11 User Authentication


This chapter covers:

  • User authentication based on passwords.
  • User authentication based on symmetric and asymmetric keys.
  • User-aided authentication and how humans can help secure connections between devices.

In the introduction of this book, I boiled cryptography down to two concepts: confidentiality and authentication. In real-world applications, confidentiality is (usually) the least of your problems, and authentication is where most of the complexity arises. I know I’ve already talked a lot about authentication throughout this book, but it can be a confusing concept as it is used with different meanings in cryptography. For this reason, this chapter starts with an introduction of what authentication really is about.

As usual with cryptography, no protocol is a panacea. For this reason, the rest of the chapter will teach you about a number of authentication protocols that are being used in a multitude of real-world applications. So let’s get started!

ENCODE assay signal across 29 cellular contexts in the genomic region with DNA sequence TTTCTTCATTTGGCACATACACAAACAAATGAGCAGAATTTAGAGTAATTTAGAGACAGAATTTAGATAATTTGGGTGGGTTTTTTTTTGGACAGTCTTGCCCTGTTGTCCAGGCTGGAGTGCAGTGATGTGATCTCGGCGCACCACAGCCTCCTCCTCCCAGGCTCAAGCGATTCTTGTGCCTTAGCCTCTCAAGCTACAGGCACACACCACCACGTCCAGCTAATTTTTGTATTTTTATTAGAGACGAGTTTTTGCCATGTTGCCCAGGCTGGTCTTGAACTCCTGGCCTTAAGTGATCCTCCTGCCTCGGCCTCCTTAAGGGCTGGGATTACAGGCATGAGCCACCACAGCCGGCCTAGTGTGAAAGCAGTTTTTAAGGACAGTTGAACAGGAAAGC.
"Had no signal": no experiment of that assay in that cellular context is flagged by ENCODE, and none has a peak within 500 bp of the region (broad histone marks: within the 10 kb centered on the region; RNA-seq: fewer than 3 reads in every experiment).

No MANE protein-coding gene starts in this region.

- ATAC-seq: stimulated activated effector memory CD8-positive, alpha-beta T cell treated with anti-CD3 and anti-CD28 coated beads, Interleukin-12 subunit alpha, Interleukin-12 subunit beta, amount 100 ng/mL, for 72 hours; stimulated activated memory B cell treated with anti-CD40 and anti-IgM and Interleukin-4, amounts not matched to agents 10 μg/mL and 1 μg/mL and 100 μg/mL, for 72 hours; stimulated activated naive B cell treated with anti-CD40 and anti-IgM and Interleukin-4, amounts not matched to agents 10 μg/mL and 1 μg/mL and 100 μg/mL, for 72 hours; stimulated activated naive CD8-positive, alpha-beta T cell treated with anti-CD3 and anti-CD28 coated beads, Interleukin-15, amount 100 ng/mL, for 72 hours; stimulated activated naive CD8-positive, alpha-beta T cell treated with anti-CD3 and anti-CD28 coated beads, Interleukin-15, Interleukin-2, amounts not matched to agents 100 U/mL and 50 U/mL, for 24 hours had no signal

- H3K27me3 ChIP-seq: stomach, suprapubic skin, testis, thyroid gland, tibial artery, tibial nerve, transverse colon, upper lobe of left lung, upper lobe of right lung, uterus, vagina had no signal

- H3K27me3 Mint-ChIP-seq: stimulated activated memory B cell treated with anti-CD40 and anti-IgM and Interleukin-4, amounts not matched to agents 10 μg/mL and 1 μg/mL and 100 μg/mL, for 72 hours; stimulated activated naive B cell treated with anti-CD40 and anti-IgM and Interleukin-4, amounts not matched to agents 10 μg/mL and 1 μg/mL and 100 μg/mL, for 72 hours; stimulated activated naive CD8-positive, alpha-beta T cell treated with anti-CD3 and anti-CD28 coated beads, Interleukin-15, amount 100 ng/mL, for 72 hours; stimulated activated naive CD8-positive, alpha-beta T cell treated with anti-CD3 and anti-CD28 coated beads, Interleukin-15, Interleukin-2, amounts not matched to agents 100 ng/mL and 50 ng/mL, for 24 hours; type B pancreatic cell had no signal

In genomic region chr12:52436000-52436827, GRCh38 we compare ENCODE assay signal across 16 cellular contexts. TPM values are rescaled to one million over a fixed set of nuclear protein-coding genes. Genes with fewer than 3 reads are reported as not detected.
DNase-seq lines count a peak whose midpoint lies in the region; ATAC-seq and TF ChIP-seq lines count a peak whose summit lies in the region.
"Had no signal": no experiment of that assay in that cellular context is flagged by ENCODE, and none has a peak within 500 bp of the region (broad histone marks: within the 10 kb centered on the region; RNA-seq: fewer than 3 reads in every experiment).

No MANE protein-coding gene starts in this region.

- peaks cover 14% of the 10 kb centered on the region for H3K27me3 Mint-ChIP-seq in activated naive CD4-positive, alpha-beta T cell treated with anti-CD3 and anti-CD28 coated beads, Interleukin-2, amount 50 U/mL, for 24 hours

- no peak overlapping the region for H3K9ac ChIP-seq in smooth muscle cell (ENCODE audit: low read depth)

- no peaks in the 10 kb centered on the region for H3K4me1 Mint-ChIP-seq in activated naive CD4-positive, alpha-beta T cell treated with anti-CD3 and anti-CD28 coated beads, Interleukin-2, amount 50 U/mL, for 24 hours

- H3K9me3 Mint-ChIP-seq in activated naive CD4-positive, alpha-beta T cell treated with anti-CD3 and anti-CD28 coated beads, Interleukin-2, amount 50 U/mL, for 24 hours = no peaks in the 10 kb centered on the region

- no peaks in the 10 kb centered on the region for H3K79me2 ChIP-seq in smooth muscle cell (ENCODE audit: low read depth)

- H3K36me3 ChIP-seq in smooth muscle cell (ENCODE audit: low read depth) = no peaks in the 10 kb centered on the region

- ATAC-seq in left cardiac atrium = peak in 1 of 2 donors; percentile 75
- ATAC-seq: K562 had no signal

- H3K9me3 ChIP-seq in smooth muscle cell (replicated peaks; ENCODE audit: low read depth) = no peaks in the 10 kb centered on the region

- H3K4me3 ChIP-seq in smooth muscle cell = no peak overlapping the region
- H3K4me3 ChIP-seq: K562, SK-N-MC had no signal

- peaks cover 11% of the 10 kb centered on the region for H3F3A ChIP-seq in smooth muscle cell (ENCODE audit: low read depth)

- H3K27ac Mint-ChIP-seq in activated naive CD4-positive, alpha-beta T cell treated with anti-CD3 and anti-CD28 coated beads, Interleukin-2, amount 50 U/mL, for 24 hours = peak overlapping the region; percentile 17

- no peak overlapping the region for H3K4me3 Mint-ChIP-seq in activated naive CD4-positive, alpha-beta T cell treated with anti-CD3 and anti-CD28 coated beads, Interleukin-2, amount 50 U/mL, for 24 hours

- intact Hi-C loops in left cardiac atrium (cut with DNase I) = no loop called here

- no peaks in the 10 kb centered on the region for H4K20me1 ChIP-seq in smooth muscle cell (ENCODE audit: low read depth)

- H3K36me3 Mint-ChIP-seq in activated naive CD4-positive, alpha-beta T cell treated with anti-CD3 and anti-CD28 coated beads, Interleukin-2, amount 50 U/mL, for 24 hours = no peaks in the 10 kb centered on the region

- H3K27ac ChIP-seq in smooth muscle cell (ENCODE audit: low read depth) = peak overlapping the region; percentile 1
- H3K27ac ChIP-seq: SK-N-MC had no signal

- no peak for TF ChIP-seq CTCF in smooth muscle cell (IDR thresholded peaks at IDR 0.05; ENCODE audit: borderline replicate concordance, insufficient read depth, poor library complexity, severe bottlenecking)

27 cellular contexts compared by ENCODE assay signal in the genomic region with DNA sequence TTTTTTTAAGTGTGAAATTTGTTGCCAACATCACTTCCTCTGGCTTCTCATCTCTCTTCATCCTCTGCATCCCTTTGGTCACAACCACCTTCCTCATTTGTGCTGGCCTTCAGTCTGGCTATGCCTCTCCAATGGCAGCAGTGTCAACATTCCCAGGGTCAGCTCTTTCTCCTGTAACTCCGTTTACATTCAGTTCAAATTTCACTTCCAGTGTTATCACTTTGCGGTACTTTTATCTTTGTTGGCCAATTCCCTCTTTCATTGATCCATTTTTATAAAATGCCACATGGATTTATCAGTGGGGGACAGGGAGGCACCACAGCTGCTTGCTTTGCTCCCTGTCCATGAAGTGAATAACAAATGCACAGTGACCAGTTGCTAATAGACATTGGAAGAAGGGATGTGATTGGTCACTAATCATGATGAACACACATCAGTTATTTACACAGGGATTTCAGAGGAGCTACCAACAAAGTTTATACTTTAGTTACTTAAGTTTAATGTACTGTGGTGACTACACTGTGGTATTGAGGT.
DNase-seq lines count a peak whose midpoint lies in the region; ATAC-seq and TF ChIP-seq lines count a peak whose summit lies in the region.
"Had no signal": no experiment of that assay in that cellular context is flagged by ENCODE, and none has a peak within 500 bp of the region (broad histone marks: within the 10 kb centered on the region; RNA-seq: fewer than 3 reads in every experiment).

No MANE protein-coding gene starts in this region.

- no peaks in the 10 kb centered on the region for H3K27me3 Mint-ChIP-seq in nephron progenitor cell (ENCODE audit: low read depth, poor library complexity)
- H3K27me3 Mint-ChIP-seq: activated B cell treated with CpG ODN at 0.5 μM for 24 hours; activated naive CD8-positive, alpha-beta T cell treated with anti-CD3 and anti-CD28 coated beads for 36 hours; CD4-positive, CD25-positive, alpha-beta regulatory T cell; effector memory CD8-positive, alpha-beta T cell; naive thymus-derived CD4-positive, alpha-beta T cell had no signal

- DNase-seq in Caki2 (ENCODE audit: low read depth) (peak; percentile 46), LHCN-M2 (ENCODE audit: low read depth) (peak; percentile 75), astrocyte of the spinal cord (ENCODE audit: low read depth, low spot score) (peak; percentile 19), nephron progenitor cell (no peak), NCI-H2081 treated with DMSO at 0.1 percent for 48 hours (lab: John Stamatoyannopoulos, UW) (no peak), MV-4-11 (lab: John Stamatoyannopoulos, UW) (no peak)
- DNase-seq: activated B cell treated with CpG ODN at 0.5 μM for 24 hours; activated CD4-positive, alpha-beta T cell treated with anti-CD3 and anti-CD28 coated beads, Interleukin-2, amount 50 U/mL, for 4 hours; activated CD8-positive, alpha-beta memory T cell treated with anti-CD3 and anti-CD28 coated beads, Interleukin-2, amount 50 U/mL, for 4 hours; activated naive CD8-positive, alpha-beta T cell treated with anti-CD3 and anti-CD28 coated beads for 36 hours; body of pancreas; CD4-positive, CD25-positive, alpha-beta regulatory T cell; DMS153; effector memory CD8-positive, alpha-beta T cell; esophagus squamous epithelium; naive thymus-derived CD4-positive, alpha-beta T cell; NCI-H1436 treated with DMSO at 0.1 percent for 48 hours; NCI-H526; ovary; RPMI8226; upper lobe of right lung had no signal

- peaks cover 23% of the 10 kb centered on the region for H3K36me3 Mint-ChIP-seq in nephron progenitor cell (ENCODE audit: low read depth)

11.1  A recap on authentication

By now, you have heard of authentication many times, so let’s recap. You’ve seen:

  1. authentication in cryptographic primitives like message authentication codes (covered in chapter 3) and authenticated encryption (covered in chapter 4)
  2. authentication in cryptographic protocols like TLS (covered in chapter 9) and Signal (covered in chapter 10) where one or both sides of the connection can be authenticated.

11.2  User authentication, or the quest to get rid of passwords

11.2.1  One password to rule them all, single sign-on (SSO) and password managers

11.2.2  Don’t want to see their passwords? Use an asymmetric password-authenticated key exchange

11.2.3  One-time passwords aren’t really passwords, going passwordless with symmetric keys

11.2.4  Replacing Passwords With Asymmetric Keys

11.3  User-aided authentication, pairing devices using some human help

11.3.1  Pre-Shared Keys

11.3.2  Symmetric Password-Authenticated Key Exchanges with CPace

11.3.3  Was my key exchange man-in-the-middled? Just check a short authenticated string (SAS)

11.4  Summary